Stephen Smith has been a trial lawyer for 20 years with a statewide practice in criminal defense, personal injury and family law. He founded Smith Law Offices 18 years ago in Bangor, Maine, and since then he has represented thousands of clients statewide. With well over 100 serious jury trials and countless bench trials under his belt, Steve fully enjoys being in the fray. Admitted to practice before the U.S. Supreme Court, the First Circuit Court of Appeals and federal and state courts. Stephen has also been a longtime member of the Bar of the Penobscot and Passamaquoddy Tribal Courts and once acted as the Penobscot Tribe’s child protective attorney general.
Steve has received the highest “AV Preeminent” and “Client Champion” ratings by Martindale-Hubbell, the well-known lawyer rating agency.
Steve brings a businesslike approach to his litigation practice. While always willing to listen to reason, his aggressive court room practice and willingness to go to trial account for his success. Steve assists clients in divorce and custody cases, homicides, sex crimes, domestic violence, abuse and drug-related charges.
Steve is not afraid to represent controversial clients. Whether murder, manslaughter, sexual misconduct or “shaken-baby” cases, Steve believes all defendants are entitled to a world-class defense. Early in his career, Steve took a special interest in sex crime defense and has developed significant expertise and experience in all manner of sexual assault and child molestation cases. Steve’s expertise in sex crime defense has resulted in his being a lecturer at trainings for other lawyers on the subject.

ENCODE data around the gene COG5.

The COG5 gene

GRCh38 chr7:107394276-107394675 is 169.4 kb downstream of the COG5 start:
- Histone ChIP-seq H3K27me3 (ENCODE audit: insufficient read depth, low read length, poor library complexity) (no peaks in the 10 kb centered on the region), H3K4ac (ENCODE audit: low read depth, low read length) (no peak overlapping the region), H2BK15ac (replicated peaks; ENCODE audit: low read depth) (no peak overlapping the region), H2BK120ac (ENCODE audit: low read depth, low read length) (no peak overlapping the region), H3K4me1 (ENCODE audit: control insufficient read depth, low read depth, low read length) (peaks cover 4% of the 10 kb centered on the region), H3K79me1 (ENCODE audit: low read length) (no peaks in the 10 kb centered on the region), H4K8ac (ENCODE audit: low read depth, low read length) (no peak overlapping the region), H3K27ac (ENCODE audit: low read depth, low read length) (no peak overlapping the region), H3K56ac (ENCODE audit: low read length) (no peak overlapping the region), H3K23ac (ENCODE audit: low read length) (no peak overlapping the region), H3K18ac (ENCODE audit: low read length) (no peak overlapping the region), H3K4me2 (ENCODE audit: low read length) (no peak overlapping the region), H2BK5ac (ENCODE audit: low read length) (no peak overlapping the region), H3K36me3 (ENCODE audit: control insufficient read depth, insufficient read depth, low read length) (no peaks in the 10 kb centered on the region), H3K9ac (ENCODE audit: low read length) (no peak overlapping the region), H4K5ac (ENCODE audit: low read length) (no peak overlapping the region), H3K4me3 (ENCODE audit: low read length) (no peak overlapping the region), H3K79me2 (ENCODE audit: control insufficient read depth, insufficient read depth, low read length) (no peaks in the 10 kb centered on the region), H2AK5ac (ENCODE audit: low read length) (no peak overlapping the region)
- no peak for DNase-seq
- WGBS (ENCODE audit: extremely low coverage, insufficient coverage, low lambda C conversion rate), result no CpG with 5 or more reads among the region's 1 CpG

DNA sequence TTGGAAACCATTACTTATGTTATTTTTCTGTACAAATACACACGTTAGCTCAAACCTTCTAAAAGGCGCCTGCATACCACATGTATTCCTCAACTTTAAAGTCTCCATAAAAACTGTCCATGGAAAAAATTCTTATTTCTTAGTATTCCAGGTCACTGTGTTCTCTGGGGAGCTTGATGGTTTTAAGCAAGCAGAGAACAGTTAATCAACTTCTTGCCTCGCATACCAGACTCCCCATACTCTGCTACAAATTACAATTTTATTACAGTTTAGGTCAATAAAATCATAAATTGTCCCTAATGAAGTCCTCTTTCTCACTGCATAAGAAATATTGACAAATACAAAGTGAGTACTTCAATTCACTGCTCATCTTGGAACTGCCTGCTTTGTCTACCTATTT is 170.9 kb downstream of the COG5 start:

Steve practices extensively in federal courts. His federal practice includes matters such as heavy-duty drug trafficking, child pornography, bank robbery and exotic wildlife cases, as well as personal injury cases.
Steve was involved as lead counsel for the defense in only the second federal prosecution in the United States for the importation of whale tusks of the rare Narwhal whale. In defending the Narwhal case, Steve developed significant expertise in the Endangered Species Act and The Convention on International Trade in Endangered Species of Wild Fauna and Flora (CITES). He has dealt extensively with the Department of Justice’s Environmental and Natural Resources Division.
As a business owner and developer of real estate and restaurants, Steve understands small business opportunities and pitfalls. His expertise in high stakes, high conflict and high dollar divorces is much sought after.